Art has evolved and regenerated itself many times during our human existence. These differences are defined through changes in styles under various theories. During the nineteenth and early twentieth century, a style known as Expressionism became popular. During this movement the artists were trying to use their artwork as a tool of expression toward life. It was mainly dominant in the nonrepresentational arts, such as abstract visual arts and music. It also was probably one of the most difficult movements to understand because the whole point of the piece lay within the artist. Not only was it a movement, it defined the act of art as a whole. From the beginning of time, each work of art, excluding replicas, show a way of expressing one's self. Every artist puts a piece of his or herself into their artwork. Who really is to determine what that work of art was meant to express?
One might ask, "Since most artwork is used as a way for an artist to express him or herself, what makes this expression period anything special?" On the general level "Expressionistic art, whether literature, painting, music, or cinema, often involves intense psychic disturbance and distortion in the perspective adopted by the artwork." "It is remote from the objective or realistic portrayals of the world, as well as from the happier emotions." To bring a more defined meaning to the overall theory of expressionism, two philosophers play a large role. The first notarized expressionistic philosopher was the Russian novelist Leo Tolstoy who was followed by his counterpart R.G. Collingwood: a twentieth-century English philosopher. Together they hold the two best known expositions of the expression theory.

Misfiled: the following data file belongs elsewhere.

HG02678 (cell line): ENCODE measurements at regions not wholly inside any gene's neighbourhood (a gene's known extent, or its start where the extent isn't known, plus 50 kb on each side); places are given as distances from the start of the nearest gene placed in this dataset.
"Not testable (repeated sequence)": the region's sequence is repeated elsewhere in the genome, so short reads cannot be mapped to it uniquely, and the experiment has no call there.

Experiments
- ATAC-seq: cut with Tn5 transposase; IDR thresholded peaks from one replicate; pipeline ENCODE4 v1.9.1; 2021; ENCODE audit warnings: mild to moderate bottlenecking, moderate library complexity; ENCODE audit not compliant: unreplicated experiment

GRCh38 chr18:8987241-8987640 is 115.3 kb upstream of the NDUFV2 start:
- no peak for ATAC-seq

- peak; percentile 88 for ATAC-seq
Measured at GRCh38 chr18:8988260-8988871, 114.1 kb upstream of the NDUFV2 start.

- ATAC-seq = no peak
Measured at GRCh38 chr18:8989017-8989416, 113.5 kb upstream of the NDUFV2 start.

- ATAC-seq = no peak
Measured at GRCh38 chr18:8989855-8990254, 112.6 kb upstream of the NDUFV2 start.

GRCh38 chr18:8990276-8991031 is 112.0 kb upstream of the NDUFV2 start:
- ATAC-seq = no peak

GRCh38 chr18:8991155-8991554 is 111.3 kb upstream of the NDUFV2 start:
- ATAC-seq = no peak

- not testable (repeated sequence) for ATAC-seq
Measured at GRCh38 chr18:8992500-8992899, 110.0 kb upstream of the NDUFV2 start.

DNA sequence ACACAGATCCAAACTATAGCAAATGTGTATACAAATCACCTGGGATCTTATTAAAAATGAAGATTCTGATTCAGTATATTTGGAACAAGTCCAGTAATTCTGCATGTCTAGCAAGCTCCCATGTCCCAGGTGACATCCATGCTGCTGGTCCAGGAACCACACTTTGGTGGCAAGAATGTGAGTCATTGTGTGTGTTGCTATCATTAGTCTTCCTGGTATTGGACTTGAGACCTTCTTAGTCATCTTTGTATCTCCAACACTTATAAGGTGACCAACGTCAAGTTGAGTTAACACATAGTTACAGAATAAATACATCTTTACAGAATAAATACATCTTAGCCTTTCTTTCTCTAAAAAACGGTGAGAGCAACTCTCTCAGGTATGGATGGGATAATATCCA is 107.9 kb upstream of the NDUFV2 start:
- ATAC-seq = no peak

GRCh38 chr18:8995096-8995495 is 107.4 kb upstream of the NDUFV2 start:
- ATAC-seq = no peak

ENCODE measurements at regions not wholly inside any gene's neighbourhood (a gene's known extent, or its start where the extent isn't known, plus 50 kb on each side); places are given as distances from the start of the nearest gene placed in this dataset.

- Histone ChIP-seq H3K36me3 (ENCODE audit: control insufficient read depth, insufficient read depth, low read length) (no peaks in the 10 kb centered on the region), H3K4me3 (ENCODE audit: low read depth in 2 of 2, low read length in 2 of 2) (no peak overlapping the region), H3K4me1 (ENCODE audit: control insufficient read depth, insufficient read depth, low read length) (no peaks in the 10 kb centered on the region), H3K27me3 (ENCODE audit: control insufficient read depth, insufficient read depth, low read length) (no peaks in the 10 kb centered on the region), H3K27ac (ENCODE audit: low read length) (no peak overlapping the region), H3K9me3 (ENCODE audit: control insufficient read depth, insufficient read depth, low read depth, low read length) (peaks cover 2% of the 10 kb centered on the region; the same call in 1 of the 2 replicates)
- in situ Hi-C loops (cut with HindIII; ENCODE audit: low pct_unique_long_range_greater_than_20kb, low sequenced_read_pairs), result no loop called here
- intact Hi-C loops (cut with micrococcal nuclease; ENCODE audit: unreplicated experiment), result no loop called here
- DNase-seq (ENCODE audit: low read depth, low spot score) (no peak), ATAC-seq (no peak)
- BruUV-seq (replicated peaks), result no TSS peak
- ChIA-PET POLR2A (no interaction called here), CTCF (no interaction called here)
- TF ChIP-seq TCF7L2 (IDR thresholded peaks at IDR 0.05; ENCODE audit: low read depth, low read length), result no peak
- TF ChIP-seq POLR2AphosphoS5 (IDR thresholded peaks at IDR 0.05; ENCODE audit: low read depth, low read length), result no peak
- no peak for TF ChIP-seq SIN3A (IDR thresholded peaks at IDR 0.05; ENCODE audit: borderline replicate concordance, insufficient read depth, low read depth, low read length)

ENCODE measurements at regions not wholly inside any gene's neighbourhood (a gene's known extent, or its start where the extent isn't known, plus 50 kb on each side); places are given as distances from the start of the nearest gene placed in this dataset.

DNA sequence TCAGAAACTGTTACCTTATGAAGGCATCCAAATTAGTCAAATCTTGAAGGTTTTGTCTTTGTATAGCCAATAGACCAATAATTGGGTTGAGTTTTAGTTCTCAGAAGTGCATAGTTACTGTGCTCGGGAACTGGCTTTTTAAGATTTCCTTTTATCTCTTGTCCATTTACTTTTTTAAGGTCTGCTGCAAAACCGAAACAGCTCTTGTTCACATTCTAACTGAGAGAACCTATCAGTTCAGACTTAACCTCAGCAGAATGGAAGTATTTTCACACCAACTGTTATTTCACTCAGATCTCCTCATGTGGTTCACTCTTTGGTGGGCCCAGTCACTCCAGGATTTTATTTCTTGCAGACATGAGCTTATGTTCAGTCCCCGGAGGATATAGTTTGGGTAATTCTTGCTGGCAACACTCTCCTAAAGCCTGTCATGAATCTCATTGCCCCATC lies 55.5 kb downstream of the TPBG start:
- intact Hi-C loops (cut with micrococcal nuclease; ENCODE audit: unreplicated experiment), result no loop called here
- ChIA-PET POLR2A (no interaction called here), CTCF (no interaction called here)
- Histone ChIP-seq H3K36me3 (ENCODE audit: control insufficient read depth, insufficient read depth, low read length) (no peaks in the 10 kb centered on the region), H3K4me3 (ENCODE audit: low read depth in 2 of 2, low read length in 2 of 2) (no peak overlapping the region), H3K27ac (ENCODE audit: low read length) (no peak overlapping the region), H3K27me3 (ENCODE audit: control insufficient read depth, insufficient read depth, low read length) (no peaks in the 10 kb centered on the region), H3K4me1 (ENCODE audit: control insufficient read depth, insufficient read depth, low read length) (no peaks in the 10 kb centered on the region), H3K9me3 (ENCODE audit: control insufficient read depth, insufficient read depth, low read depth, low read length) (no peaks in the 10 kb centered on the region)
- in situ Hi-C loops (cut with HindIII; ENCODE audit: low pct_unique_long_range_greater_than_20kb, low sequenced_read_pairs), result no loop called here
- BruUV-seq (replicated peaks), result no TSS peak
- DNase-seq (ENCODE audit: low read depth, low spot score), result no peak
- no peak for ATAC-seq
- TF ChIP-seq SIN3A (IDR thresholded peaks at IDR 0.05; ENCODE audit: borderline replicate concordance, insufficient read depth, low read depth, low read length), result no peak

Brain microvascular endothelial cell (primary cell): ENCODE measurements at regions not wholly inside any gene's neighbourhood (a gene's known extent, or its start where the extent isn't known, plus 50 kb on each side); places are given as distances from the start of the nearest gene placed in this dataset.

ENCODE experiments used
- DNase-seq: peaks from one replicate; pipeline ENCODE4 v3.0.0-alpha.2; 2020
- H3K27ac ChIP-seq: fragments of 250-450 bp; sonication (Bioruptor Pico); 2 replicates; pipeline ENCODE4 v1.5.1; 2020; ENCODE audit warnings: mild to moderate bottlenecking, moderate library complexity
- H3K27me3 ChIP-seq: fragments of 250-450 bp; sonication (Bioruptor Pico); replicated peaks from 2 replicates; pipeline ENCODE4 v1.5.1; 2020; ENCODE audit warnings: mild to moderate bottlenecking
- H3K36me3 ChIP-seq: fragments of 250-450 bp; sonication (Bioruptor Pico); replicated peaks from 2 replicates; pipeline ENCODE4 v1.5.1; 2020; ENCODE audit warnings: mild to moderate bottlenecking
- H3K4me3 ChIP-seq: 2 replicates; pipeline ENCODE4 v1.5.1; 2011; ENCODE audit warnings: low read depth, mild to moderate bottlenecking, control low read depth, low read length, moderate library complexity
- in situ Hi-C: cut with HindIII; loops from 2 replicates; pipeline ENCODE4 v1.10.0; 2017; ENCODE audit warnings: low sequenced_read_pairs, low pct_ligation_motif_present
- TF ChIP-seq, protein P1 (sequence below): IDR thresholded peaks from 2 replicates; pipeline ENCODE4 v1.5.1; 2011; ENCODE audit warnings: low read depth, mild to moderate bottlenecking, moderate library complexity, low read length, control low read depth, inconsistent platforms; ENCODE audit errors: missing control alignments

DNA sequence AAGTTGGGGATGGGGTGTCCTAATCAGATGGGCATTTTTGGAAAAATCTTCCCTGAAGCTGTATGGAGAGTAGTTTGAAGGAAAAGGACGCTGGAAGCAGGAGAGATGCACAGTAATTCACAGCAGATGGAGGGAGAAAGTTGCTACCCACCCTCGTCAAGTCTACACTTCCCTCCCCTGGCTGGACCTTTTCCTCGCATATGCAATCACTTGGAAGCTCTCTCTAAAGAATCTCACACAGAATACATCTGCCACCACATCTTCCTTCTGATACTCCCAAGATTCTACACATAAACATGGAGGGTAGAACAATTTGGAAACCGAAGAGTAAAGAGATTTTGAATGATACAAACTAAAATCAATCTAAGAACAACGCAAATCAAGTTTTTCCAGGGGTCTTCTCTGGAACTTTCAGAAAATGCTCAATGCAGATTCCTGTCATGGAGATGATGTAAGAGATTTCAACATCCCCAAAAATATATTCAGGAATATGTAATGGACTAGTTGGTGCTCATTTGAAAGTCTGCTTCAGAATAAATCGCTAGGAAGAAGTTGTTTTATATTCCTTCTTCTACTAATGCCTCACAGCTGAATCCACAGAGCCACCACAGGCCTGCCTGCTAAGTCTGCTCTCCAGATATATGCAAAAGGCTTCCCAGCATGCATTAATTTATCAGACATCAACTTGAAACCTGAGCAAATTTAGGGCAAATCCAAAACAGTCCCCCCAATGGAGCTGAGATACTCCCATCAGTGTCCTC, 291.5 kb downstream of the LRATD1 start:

What make these two analyzers important is not what they agreed on, but rather on how they contrasted. They both conclude that during the expression theory, the main concern was to express emotion. The one question that draws the two apart is "What does it mean to express an emotion?" They attempt to conclude this question, by providing the answers to a few others. What the nature of art is? Why we make and appreciate art? Why the arts are so valuable?